The Spandau Citadel is situated in the northwest area of Berlin. The Spandau area in which the citadel sits was once a town in its own right, but as Berlin expanded it became incorporated into the growing Berlin. Spandau Citadel is one of the best preserved Renaissance fortresses in Europe.
The citadel was constructed between 1559 and 1594 on the site of a previous building that is thought to have dated back to 1200. Designed by the Italian architect Francesco Chiarmella de Gandino it was constructed with a bastion in each of its four corners, and these were given the names, King, Queen, Brandenburg, and Crown Prince, and it was these bastions that gave the citadel the reputation of being impregnable. Later in 1838 architect Karl Friedrich Schinkel added the Julius Tower.
In 1580 troops were first stationed in the citadel 14 years before its completion. A Swedish force besieged the citadel in 1675 but it held strong, and it was not until Napoleon’s arrival in 1806 that the citadel finally fell. The result of the French attack was that the citadel was very badly damaged and later needed to be restored.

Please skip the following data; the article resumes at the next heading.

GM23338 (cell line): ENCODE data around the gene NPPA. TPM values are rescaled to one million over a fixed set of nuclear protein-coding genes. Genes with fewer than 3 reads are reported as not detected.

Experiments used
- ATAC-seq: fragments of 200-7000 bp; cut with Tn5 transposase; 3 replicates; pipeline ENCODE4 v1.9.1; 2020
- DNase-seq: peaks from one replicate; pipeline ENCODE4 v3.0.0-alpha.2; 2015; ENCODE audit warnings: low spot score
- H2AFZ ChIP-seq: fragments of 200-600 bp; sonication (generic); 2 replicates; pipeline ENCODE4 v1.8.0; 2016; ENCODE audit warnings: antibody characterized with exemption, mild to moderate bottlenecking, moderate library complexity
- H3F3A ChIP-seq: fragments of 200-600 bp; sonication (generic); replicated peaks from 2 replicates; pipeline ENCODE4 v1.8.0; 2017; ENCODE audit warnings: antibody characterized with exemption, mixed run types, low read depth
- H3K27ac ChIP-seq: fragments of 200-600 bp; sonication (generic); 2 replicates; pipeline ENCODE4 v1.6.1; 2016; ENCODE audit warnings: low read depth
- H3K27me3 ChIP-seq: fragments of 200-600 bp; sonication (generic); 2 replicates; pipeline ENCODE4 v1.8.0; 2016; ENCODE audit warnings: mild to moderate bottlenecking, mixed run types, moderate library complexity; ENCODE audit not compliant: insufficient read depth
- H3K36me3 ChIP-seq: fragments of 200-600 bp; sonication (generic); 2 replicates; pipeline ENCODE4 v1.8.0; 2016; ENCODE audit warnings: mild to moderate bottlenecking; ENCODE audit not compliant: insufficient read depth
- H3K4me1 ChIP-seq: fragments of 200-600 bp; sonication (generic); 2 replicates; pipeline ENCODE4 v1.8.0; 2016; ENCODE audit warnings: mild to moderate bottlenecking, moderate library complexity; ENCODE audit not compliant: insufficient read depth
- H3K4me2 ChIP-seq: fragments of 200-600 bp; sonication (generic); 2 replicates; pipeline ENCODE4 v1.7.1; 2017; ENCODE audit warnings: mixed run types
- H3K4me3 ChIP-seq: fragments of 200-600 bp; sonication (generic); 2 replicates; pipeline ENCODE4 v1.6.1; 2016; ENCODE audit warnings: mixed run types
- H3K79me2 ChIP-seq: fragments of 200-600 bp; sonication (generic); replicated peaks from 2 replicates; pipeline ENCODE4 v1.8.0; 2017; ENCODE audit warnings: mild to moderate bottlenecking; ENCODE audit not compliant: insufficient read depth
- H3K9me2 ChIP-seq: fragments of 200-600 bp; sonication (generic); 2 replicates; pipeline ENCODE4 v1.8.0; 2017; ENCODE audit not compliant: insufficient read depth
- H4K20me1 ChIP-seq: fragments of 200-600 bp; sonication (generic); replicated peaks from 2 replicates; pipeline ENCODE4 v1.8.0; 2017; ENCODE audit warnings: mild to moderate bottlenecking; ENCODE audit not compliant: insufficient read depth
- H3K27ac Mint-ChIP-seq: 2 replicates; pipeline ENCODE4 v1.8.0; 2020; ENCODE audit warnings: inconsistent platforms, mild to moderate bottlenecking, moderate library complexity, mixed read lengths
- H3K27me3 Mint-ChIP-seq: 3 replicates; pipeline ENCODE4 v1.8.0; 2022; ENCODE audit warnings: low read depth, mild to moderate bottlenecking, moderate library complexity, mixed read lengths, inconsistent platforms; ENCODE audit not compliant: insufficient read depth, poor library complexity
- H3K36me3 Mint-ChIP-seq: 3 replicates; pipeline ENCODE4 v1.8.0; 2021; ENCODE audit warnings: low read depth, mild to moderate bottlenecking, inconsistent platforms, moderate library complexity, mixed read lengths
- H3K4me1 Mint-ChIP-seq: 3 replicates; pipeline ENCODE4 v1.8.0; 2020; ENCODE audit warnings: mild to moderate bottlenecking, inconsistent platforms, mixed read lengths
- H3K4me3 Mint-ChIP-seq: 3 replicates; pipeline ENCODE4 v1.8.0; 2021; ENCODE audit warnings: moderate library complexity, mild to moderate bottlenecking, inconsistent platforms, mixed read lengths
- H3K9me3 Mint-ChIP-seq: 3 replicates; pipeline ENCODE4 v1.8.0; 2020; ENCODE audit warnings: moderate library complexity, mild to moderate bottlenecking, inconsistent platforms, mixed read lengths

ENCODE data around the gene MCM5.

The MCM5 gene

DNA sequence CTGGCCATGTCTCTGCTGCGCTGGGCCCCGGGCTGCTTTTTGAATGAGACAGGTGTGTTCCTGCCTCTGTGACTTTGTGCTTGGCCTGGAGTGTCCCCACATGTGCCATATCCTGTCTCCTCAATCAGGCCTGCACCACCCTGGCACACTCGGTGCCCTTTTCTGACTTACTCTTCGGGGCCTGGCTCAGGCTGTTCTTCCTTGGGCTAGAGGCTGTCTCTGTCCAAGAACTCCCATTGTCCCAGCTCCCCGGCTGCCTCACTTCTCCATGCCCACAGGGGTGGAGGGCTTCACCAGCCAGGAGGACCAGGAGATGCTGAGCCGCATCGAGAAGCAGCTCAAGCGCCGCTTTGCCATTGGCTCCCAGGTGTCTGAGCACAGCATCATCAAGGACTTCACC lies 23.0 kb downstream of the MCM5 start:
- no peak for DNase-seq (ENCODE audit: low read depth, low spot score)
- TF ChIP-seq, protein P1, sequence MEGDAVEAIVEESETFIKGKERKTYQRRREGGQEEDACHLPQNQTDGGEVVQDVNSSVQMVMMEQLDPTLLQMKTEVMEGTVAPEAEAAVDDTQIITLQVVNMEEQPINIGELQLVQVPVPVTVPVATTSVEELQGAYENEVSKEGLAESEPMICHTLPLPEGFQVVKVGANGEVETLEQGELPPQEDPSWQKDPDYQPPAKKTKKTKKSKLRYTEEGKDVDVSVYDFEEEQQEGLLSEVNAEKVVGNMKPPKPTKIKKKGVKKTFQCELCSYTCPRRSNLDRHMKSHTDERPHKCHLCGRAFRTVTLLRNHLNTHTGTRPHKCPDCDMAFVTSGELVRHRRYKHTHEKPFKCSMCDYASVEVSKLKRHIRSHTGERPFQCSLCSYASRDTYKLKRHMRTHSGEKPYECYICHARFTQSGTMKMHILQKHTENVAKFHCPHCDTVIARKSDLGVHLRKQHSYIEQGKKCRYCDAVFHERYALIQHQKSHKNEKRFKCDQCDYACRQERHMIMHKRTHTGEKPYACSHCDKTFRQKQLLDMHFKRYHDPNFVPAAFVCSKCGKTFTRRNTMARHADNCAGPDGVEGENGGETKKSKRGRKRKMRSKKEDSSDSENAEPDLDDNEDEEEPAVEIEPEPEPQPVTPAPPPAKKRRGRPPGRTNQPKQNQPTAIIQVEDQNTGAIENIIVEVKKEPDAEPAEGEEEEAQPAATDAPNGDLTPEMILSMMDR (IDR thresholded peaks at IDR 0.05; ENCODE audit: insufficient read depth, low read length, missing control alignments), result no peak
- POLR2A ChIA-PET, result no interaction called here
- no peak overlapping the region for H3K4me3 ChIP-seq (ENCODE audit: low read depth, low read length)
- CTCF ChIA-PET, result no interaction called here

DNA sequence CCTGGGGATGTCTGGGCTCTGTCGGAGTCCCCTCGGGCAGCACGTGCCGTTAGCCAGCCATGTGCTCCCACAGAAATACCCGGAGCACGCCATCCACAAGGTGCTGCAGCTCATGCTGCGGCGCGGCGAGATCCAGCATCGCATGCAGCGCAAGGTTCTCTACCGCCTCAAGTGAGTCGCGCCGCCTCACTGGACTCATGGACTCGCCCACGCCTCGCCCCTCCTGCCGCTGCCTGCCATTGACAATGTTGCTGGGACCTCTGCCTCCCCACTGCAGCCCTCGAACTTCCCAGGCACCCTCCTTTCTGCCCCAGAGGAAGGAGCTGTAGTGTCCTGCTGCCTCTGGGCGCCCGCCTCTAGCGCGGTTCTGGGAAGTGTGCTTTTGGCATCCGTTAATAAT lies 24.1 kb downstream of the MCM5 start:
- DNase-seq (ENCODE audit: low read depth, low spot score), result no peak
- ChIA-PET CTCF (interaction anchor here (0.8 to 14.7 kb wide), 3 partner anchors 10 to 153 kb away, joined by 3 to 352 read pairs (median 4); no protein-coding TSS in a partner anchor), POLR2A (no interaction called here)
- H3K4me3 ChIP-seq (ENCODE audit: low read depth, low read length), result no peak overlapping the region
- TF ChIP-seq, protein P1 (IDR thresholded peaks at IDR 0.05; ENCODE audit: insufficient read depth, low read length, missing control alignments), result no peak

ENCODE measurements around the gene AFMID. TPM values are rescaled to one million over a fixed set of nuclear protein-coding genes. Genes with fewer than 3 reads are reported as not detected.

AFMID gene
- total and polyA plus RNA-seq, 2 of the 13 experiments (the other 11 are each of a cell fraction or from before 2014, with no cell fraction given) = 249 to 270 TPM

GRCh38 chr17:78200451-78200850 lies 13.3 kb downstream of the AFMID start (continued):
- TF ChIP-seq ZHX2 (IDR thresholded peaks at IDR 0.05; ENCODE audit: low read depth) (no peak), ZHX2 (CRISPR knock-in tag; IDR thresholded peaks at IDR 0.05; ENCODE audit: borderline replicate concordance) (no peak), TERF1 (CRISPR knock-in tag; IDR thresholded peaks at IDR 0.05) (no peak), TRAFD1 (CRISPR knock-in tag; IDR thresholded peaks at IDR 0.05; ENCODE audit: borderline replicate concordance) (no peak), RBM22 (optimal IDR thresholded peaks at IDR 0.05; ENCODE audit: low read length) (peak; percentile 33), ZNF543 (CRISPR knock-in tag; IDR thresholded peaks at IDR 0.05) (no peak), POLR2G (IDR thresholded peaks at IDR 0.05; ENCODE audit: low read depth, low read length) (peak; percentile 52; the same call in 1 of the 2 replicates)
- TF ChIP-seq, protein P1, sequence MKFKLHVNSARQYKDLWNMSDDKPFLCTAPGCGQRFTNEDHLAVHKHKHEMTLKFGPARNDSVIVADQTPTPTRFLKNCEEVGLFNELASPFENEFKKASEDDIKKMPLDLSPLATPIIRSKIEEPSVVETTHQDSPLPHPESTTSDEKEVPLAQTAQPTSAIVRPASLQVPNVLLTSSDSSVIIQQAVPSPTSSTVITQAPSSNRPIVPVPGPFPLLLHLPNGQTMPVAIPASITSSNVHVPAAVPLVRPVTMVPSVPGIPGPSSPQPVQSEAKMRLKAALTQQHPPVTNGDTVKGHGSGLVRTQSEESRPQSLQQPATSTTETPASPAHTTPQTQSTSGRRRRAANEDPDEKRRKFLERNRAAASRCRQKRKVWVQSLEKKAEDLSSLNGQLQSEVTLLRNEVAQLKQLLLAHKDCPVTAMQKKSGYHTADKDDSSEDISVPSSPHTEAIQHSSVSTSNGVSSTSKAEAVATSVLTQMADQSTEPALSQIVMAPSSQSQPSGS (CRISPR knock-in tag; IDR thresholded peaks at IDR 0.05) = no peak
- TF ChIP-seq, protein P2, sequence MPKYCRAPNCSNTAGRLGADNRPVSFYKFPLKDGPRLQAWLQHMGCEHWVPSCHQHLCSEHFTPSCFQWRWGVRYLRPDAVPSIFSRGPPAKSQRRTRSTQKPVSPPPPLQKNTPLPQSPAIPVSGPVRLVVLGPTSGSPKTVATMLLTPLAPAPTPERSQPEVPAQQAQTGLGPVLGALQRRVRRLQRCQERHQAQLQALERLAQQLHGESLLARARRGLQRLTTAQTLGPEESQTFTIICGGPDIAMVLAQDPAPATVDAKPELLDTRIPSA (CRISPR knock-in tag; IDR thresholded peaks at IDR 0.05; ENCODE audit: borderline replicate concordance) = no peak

As World War II was coming to an end, the citadel became part of the local defences. When Soviet forces arrived, rather than bombarding the citadel they held off and negotiated for the fortresses surrender. On 1st May 1945 the citadel’s commander surrendered with the result that the ancient building was left intact.
The citadel is no longer used for military purposes and since 1989 has been open to the public and mainly used as a cultural centre with historical exhibitions, open air theatrical performances, and each summer it becomes the venue for the Citadel Music Festival, which attracts both national and international performers.